Small class sizes enable teachers and students to develop supportive relationships and opportunities for one-to-one teaching and learning. Student-centred and purposeful partnerships with local businesses and the wider Catholic community are extending learning opportunities for students. This is promoting improved access to appropriate curriculum courses and pathways that better meet students’ interests, aspirations and needs.
Leaders and teachers have maintained a strongly collaborative approach to the pastoral care and academic achievement of students. This is helping to foster students’ spiritual and emotional wellbeing in order to support positive achievement outcomes.
Student transitions from the junior to the senior school and beyond are carefully managed. Career education begins in Years 9 and 10, and leads to a strong focus on career pathways in the senior school. Teachers prioritise literacy improvement across all learning areas. The increasing provision and use of a range of technologies enhances teaching and learning, and supports better monitoring and tracking of student achievement, progress and wellbeing over time.
The board, senior leaders and teachers are strongly student-centred. The very capable board of trustees are active in their stewardship role and serve the school well. They ensure that strategic appointments enrich school programmes and leadership capacity. Leaders build useful, educationally-focused relationships with other educational and community institutions to increase curriculum opportunities for students.
The senior leadership team and board of trustees are committed to further enhancing student achievement. The school has some good systems and processes in place. These should be further strengthened by improving:
strategic approaches to sustaining and building on bicultural practices and te ao Māori perspectives in all aspects of school operations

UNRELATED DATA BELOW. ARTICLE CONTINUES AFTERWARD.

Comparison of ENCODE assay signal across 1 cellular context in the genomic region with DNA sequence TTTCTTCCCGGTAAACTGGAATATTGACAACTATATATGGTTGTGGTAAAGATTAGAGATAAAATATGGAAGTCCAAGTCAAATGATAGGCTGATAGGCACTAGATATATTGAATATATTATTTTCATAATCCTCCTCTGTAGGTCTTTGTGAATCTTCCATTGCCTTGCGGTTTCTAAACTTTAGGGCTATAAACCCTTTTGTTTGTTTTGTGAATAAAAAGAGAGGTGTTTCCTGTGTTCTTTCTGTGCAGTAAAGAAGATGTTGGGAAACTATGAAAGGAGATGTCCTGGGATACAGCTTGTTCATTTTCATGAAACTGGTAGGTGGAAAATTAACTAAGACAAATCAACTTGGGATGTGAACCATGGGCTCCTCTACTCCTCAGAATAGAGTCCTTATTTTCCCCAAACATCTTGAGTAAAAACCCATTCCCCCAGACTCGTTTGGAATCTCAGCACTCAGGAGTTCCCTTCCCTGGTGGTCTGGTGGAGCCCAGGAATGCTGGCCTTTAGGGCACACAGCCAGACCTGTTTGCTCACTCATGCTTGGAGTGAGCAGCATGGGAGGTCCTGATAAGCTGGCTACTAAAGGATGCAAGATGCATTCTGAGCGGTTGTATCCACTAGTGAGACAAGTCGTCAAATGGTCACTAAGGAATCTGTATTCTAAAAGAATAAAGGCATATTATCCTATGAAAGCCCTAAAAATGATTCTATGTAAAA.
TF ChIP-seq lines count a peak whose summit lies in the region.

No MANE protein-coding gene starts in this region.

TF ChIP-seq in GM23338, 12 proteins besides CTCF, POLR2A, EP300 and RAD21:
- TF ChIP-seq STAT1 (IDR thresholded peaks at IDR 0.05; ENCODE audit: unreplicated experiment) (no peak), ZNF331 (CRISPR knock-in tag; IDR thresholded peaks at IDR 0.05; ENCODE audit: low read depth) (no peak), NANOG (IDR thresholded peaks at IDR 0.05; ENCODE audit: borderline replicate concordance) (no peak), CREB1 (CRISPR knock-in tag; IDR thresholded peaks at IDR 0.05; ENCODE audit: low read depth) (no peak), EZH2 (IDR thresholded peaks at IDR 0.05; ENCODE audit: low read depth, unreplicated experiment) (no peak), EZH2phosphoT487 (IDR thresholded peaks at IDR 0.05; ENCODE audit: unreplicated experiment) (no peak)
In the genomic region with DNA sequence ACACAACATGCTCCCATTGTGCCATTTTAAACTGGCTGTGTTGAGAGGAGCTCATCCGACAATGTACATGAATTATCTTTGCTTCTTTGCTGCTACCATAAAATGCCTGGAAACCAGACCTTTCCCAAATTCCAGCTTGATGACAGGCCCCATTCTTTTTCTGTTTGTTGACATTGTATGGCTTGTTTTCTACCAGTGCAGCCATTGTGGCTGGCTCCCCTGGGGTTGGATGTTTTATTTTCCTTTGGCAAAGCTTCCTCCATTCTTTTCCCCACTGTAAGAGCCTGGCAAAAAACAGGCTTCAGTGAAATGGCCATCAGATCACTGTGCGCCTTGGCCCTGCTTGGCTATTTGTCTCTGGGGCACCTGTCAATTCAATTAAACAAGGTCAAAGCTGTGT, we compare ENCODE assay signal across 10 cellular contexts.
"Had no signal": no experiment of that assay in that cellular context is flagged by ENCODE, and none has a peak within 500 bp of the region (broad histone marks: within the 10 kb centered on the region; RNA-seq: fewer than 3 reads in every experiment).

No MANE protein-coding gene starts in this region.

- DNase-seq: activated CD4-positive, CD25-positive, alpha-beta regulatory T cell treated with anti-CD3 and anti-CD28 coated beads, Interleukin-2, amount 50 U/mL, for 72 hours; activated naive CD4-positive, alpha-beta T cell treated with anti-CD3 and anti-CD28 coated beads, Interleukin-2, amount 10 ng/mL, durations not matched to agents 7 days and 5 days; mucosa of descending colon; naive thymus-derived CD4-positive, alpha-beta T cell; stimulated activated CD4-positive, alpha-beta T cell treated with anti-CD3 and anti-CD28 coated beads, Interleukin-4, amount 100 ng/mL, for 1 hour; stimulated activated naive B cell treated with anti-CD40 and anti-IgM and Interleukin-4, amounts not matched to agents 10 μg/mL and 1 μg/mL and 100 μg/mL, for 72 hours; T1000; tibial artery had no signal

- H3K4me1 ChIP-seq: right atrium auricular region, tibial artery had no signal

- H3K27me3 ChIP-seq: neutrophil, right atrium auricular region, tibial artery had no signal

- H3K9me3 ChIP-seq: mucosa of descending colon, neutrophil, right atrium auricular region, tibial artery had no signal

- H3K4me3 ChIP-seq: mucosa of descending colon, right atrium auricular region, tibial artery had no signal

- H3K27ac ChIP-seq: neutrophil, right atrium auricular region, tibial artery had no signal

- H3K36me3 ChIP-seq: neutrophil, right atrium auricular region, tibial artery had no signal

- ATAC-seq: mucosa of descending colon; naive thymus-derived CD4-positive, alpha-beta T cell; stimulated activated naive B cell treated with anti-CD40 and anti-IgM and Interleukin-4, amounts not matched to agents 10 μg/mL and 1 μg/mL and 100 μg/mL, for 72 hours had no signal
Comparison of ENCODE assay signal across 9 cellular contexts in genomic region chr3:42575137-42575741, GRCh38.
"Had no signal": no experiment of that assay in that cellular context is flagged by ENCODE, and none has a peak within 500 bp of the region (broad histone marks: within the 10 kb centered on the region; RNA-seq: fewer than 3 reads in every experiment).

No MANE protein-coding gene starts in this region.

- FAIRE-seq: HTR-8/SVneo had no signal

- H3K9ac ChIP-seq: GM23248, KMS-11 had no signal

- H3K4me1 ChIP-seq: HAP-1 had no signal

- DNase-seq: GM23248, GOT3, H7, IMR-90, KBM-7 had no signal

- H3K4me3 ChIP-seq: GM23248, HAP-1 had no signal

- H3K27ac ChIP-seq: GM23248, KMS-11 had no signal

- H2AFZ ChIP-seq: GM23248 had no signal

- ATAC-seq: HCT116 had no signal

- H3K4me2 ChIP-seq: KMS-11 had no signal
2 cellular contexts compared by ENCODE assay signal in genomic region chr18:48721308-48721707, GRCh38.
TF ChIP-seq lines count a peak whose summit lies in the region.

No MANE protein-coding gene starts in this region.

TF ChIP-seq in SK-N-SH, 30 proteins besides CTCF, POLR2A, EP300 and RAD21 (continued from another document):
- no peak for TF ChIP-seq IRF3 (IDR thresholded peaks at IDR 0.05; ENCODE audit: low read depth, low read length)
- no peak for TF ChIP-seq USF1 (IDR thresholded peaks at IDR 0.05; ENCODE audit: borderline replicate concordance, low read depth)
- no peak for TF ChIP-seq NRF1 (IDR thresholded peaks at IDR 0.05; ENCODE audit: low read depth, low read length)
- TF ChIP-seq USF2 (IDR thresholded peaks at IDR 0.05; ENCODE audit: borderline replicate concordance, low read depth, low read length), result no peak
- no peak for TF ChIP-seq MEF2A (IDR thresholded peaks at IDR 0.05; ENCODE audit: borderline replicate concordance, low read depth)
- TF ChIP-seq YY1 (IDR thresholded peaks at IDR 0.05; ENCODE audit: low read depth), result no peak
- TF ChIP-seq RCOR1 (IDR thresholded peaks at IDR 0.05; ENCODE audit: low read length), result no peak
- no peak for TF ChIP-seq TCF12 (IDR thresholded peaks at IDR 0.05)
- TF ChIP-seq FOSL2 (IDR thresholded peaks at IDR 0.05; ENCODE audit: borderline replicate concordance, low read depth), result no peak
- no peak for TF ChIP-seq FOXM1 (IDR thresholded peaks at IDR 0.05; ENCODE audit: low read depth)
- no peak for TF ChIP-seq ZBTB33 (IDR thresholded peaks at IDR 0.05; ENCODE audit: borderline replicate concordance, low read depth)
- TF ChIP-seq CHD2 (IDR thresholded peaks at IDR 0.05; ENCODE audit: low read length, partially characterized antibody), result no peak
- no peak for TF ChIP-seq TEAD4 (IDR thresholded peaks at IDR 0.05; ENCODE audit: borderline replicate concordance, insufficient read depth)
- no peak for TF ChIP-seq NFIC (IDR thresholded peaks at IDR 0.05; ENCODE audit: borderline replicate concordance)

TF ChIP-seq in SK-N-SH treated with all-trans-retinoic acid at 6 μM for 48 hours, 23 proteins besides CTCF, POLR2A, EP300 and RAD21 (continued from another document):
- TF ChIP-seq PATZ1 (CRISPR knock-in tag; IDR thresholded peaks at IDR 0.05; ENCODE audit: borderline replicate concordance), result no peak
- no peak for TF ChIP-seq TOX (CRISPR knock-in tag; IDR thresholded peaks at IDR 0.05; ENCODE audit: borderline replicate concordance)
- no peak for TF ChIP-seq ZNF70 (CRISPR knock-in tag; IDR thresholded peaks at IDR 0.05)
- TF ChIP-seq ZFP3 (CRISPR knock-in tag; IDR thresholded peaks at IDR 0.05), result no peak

evaluative practices at all levels of the school
the quality and effectiveness of appraisal processes to better reflect Education Council requirements
programmes that specifically provide for the needs of very able students.
School leaders should also make sure that reports to the board about international students include relevant information about the wellbeing, progress and achievement of these students.
Before the review, the board and principal of the school completed the ERO board assurance statement and self-audit checklists. In these documents they attested that they had taken all reasonable steps to meet their legislative obligations related to the following:
management of health, safety and welfare
During the review, ERO checked the following items because they have a potentially high impact on student safety and wellbeing:
emotional safety of students (including prevention of bullying and sexual harassment)
physical safety of students
teacher registration and certification
processes for appointing staff
stand down, suspension, expulsion and exclusion of students
school policies in relation to meeting the requirements of the Vulnerable Children Act 2014.
The school is a signatory to the Code of Practice for the Pastoral Care of International Students (the Code) established under section 238F of the Education Act 1989. The school has attested that it complies with all aspects of the Code.
At the time of this review there were 3 international students attending the school, all of whom were on a long-term-stay basis. The board receives reports that include information about the international students. An important next step is for the principal to report to the board specifically on the wellbeing, progress and achievement of these students.
International students are very well supported on arrival in New Zealand and made to feel welcome in the school. They are carefully placed in suitable accommodation. Students’ language needs and learning goals are identified so that they can be supported and monitored. Progress towards achieving their individual learning goals is tracked and reports show steady progress towards NCEA qualifications. The students are well integrated into the school and the wider community.
Learners are achieving well. The school demonstrates very good progress toward achieving equity in educational outcomes, supported by effective, sustainable processes and practices.
Agreed next steps are to:
improve internal evaluation, appraisal and programmes for very able students
continue to improve plans, programmes and practices that promote and embed success for Māori, as Māori.
ERO is likely to carry out the next review in three years.
Dr Lesley Patterson
Deputy Chief Review Officer Southern (Te Waipounamu)
16 October 2017
Ministry of Education profile number
Secondary (Years 9 to 15)
Girls 83; Boys 73
Other ethnicities: 17
Review team on site
Date of this report
16 October 2017
Most recent ERO report(s)
Education Review May 2014
Education Review September 2010
Education review August 2007